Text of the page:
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More casualties in Iranian protests

China Daily | Updated: 2018-01-03 10:15

Nation will deal with rioters and lawbreakers, Rouhani says

An image grab taken from a handout video shows a group of men pulling at a fence in a street in Teheran on Saturday. [Photo/Agencies]

TEHERAN - Clashes overnight between protesters and security forces in Iran killed nine people, state television reported on Tuesday, including some rioters who tried to storm a police station to steal weapons.

The country has seen six days of unrest and a death toll of at least 20.

State TV reported that six rioters were killed during an attack on a police station in the town of Qahdarijan. It reported that clashes were sparked by rioters who tried to steal guns from the police station.

Iran's President Hassan Rouhani has said the Iranian people will deal with a "small and minority group" of rioters and lawbreakers exploiting the protests against economic conditions in a number of Iranian cities in recent days, the Iranian PressTV reported.

Speaking on Monday, he said the nation would counter the small group that has used protests as an excuse to chant slogans in violation of the law and people's demands, insult the sanctities and values of the Islamic Revolution, and damage public property.

"The enemy will not remain silent vis-a-vis the nation's progress and greatness, but there are also deceived people among the protesters who have rightful demands," he added.

Rouhani also stressed the importance of reinforcing national unity, particularly among the three branches of the government, as the best way to tackle such issues and the people's problems.

"I believe that what happened in recent days was apparently a type of threat, which should be turned into an opportunity," he said.

Protests erupted across Iranian major cities on Thursday or Friday over the government's potential move to raise the prices of some basic commodities, including fuel and bread.

In the capital Teheran, holy cities of Mashhad and Qom as well as Isfahan and Qazvin, people took to the streets to protest the mismanagement of the economy by Rouhani's administration.

A senior Iranian security official said Saudi Arabia, the United States and United Kingdom are major players behind recent anti-government protests, Iran's PressTV reported on Tuesday.

Certain countries are waging a "proxy war" against the Islamic republic via social media and the internet, Ali Shamkhani, secretary of Iran's Supreme National Security Council, was quoted as saying.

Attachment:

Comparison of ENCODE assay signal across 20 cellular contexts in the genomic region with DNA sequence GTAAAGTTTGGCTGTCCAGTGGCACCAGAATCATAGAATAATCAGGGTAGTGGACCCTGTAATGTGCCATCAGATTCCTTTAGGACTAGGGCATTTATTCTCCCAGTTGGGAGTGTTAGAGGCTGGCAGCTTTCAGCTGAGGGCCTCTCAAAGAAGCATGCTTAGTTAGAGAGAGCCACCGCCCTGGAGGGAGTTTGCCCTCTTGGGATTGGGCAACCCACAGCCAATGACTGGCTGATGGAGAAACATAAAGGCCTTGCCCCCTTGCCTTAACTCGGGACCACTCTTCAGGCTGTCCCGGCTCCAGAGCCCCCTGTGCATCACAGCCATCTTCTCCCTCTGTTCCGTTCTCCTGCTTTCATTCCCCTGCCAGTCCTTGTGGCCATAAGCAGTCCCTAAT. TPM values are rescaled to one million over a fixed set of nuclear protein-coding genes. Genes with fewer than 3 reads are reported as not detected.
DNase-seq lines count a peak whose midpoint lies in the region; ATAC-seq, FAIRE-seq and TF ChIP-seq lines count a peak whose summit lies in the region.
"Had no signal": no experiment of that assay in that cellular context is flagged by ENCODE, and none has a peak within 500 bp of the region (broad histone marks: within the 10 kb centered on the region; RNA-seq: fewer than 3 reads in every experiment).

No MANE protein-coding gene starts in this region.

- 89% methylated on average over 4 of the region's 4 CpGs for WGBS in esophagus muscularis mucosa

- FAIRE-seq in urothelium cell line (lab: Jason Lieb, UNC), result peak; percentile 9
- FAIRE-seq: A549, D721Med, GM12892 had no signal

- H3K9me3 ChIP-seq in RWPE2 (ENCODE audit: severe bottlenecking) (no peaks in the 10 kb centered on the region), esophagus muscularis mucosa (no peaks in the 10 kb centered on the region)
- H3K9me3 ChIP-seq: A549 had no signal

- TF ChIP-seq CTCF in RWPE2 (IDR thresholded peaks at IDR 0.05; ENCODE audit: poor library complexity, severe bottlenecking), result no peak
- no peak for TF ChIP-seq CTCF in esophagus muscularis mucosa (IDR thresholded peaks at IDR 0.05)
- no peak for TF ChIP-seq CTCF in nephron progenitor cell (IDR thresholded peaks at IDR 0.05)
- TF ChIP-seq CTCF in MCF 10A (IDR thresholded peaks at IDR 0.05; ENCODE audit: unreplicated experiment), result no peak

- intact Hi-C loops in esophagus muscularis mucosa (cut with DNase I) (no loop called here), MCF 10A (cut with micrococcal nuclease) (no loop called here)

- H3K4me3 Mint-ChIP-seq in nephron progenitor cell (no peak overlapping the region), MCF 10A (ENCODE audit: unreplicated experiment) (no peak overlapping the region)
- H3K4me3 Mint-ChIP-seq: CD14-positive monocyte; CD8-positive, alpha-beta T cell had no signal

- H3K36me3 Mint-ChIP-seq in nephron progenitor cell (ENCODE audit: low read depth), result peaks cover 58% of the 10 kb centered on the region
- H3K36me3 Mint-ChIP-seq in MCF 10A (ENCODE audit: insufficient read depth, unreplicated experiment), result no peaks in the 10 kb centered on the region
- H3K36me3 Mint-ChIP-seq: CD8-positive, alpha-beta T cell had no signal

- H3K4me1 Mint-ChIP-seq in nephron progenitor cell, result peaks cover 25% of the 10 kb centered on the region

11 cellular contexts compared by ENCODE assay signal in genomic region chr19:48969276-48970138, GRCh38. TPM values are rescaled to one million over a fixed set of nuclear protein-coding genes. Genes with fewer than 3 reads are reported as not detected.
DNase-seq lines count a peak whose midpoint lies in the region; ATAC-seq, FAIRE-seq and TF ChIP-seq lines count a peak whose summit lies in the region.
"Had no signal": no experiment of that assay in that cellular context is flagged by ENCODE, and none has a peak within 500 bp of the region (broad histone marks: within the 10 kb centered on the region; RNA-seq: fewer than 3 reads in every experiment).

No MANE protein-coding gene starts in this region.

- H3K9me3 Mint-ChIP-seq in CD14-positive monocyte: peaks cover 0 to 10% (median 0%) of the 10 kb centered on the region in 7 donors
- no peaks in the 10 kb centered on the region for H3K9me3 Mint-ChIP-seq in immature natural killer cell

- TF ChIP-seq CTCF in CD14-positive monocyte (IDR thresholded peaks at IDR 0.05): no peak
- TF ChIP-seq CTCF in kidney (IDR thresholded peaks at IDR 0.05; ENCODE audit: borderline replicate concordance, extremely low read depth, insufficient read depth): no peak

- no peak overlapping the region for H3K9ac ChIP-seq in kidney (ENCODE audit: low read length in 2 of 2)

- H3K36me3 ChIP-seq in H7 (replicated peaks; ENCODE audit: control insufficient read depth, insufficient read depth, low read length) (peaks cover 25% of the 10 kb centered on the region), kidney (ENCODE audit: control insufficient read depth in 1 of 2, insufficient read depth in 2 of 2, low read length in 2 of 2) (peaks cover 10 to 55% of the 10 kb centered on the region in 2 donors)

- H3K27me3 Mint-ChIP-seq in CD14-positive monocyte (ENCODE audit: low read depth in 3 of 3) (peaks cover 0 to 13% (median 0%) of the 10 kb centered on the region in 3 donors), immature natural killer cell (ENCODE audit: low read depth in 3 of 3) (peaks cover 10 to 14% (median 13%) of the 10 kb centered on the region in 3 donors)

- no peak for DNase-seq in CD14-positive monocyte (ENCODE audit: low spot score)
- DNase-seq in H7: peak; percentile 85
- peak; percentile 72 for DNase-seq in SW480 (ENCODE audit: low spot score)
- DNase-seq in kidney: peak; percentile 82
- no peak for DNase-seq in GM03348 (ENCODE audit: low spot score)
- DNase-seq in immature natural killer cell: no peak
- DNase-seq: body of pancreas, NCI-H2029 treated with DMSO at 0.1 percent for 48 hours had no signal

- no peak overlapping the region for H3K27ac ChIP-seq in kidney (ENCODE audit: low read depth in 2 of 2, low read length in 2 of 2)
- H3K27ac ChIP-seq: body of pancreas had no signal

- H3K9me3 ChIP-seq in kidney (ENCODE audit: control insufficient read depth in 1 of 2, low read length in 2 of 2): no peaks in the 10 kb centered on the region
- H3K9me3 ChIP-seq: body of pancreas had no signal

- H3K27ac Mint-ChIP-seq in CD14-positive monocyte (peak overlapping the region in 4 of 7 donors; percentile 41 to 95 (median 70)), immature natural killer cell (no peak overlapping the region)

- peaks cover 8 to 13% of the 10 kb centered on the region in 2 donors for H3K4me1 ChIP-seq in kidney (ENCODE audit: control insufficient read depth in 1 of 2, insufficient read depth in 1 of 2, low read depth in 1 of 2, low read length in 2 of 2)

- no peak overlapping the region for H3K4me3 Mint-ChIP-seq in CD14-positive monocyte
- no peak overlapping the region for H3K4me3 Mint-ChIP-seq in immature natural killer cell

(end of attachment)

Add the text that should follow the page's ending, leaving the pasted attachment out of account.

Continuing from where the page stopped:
"What is happening in Iran will be over in a few days, and there is no reason to worry at all," he said.

Rouhani on Sunday criticized US President Donald Trump for sympathizing with the Iranian anti-government protesters.

"This guy (Trump) who is trying today to sympathize with our people, has forgotten that a few months ago he called the Iranian nation terrorist," Rouhani said. Most Iranian officials have blamed foreign intelligence agencies for stirring up the protests.

Inflation and unemployment are the major challenges for Rouhani's economic reforms. According to Iran's Statistical Center, the unemployment rate stood at 12.4 percent during the current fiscal year in Iran.

In August, Rouhani won a second term in office by promising to resolve major economic issues, including unemployment, which he squarely blamed on the decades-long Western sanctions.

On Wednesday, Iranian Supreme leader Ali Khamenei called on the government to earnestly tackle the economic problems of the country.

Russian Foreign Ministry said on Monday that Moscow hoped that the ongoing mass protests in Iran will not develop into severe violence. He also stressed that any external interference with the situation was unacceptable.

"It is Iran's internal affairs. We hope that the situation would not develop under the scenario of violence and bloodshed," Russian media quoted the ministry's spokesperson as saying.

External interference destabilizing the situation is inadmissible, the spokesman said.

Chinese Foreign Ministry spokesman Geng Shuang said on Tuesday that Beijing hopes Iran can maintain stability.

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